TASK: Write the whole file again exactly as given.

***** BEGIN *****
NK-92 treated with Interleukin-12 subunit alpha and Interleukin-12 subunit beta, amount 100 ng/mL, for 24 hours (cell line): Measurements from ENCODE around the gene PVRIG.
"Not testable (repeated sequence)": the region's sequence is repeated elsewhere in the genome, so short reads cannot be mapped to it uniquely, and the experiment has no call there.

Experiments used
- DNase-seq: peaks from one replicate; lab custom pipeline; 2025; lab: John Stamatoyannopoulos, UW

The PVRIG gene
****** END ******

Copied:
NK-92 treated with Interleukin-12 subunit alpha and Interleukin-12 subunit beta, amount 100 ng/mL, for 24 hours (cell line): Measurements from ENCODE around the gene PVRIG.
"Not testable (repeated sequence)": the region's sequence is repeated elsewhere in the genome, so short reads cannot be mapped to it uniquely, and the experiment has no call there.

Experiments used
- DNase-seq: peaks from one replicate; lab custom pipeline; 2025; lab: John Stamatoyannopoulos, UW

The PVRIG gene